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         LITERARY ANALYSIS ESSAY for Lord of the Flies

PROMPT:  

Literary analysis essay prompt:

Lord of the Flies fits the definition of allegory:  an extended image in which people, things, and actions stand for meaning beyond the novel’s literal meaning and action. 

By representing one thing in the form of another, Golding shapes the whole novel into a single abstract idea—a microcosm of lawlessness, anarchy and savagery in human society.  William Golding' has described his novel, Lord of the Flies, as “a fable in which the characters are symbols for abstract ideas.”  His overall goal is to express his own moral truth—that evil is an integral part of humanity.

Explore these ideas by analyzing one of the major characters (Ralph, Jack, Piggy, Simon, and Roger) in terms of his distinctive character traits and the human quality he might symbolize. Trace his character development throughout the novel.  Use your yellow character circle for textual evidence.

1.     What assumptions are given in the prompt about what Golding believes:

 

 

 

2.    Highlight all verbs in the prompt which give you directions on what to do in your essay writing.

 

3.    Complete the following:  I am going to analyze the character of _________________.

4.    Give your initial reaction to the character by completing the following sentence about one of his “distinctive character traits”:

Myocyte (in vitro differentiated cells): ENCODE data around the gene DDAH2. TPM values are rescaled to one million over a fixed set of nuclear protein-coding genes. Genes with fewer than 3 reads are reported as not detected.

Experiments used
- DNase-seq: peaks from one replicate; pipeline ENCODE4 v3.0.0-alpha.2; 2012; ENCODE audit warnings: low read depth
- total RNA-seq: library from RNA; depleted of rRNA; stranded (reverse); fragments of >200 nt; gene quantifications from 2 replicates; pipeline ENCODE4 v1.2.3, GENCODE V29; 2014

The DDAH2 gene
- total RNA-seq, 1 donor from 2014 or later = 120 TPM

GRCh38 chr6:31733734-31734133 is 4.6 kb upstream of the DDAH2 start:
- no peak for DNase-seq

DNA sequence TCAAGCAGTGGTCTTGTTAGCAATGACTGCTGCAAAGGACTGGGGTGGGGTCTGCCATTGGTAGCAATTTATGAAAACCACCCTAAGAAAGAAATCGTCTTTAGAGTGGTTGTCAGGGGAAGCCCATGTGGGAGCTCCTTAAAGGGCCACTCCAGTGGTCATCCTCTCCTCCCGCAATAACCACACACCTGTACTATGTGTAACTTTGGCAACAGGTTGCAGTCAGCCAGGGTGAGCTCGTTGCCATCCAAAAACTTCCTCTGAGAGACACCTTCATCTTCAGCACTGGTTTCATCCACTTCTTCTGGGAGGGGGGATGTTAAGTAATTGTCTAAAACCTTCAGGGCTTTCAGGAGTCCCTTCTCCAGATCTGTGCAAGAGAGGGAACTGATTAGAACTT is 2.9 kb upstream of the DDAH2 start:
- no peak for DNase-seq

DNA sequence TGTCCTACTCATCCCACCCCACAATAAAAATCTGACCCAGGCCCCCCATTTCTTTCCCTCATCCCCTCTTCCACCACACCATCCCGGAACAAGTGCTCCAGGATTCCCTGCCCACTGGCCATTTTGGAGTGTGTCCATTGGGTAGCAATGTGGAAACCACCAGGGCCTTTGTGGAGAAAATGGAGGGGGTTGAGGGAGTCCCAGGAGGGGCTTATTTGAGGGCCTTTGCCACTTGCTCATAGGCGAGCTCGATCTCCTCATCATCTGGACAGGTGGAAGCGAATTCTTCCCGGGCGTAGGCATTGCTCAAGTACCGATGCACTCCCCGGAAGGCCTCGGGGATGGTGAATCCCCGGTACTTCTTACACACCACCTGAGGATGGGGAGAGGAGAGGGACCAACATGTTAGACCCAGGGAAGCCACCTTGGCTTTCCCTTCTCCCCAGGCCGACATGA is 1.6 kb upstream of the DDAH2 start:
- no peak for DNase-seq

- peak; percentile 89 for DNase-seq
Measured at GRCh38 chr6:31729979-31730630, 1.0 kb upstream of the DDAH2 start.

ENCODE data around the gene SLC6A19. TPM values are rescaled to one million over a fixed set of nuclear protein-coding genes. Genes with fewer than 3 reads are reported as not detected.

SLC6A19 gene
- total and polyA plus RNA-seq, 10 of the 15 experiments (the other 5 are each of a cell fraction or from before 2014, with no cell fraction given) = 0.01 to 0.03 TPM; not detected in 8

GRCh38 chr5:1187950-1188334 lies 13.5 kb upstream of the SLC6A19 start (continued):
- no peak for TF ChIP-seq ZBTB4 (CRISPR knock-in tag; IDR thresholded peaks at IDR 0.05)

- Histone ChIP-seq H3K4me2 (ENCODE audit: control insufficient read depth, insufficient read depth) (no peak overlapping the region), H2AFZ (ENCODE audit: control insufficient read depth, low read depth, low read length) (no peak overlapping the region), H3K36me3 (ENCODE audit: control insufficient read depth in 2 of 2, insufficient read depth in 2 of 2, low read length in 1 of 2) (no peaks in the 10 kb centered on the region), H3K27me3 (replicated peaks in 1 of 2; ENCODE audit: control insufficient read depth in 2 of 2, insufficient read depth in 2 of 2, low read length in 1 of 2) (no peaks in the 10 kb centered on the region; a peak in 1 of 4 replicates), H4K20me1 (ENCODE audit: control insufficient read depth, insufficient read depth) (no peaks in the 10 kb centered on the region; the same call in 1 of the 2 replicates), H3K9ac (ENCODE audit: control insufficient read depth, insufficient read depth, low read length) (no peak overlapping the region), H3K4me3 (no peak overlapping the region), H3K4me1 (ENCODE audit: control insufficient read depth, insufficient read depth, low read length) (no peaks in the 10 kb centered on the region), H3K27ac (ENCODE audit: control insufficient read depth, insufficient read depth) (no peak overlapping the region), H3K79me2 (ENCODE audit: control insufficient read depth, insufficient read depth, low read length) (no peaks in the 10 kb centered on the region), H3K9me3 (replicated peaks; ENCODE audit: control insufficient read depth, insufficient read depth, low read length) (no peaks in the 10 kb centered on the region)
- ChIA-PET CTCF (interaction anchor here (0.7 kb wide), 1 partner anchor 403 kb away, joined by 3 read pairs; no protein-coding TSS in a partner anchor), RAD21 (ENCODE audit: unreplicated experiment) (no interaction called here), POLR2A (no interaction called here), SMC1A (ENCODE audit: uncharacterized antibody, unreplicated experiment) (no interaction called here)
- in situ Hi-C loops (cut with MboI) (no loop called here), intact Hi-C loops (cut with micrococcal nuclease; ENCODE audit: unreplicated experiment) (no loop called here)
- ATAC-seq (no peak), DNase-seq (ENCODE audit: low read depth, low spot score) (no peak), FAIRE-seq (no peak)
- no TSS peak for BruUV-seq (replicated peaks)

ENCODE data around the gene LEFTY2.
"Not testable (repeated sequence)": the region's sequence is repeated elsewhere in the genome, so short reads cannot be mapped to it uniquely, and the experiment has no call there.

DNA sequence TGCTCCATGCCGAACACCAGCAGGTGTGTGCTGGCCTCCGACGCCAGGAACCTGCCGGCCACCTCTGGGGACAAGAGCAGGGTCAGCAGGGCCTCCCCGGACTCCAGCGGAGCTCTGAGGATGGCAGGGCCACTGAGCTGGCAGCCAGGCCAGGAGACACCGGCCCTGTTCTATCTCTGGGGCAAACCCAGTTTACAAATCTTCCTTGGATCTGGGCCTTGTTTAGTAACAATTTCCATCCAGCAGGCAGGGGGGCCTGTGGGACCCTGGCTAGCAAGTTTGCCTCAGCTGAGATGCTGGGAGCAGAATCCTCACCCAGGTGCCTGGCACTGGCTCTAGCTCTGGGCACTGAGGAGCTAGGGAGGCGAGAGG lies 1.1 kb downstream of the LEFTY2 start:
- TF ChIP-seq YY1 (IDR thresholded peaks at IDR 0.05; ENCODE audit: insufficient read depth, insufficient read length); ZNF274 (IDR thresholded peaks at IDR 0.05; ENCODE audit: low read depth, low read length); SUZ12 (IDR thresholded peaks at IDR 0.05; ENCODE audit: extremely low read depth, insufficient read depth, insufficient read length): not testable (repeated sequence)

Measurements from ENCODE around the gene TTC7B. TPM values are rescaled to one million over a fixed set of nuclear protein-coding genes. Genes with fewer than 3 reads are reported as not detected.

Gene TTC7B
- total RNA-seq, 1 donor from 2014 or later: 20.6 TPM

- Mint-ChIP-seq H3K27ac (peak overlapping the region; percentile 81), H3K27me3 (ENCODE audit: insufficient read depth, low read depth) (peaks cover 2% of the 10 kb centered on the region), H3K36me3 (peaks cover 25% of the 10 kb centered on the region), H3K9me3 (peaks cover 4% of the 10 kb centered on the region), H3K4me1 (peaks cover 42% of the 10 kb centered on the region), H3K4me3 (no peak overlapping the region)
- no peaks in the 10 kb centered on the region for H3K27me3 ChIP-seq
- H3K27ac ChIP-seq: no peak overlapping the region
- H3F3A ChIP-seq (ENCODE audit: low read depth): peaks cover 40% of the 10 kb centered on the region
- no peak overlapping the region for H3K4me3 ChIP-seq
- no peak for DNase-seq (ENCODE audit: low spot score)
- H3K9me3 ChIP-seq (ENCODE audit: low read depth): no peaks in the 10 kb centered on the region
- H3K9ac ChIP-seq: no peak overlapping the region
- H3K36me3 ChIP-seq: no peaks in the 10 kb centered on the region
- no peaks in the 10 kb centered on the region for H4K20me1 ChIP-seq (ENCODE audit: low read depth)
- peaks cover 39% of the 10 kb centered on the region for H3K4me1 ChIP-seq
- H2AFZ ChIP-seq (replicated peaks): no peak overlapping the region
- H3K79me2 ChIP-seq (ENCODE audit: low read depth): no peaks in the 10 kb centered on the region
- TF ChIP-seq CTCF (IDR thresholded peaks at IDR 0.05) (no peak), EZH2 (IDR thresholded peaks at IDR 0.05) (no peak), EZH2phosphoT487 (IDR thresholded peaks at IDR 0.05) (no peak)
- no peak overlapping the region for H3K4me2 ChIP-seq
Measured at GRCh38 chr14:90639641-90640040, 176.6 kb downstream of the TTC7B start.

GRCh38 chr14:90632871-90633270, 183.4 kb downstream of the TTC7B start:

{Name of Character}, in William Golding’s Lord of the Flies, is… {adjective that describes his distinctive character trait}.

Write your sentence here:

 

 

For the following questions 5-9, cite page #s in the novel.  MLA format puts page numbers in parentheses.

 

5.    What does the character do that shows he/she fits the description you have given?

 

6.    What does the character say that shows he/she fits the description you have given?

 

 

7.    How do other characters react to your character?  How do their reactions show he/she fits the description you have given?

 

 

 

8.    What does the narrator say about your character that shows he/she fits the description you have given?

 

 

9.    How does the character change over time?  (Remember that your essay prompt asks you to “TRACE” the character’s development from the beginning of the book to its end.)